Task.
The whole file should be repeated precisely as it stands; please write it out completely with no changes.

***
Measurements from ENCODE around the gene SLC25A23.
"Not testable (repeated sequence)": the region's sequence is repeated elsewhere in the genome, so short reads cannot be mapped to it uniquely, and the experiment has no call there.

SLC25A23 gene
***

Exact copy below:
Measurements from ENCODE around the gene SLC25A23.
"Not testable (repeated sequence)": the region's sequence is repeated elsewhere in the genome, so short reads cannot be mapped to it uniquely, and the experiment has no call there.

SLC25A23 gene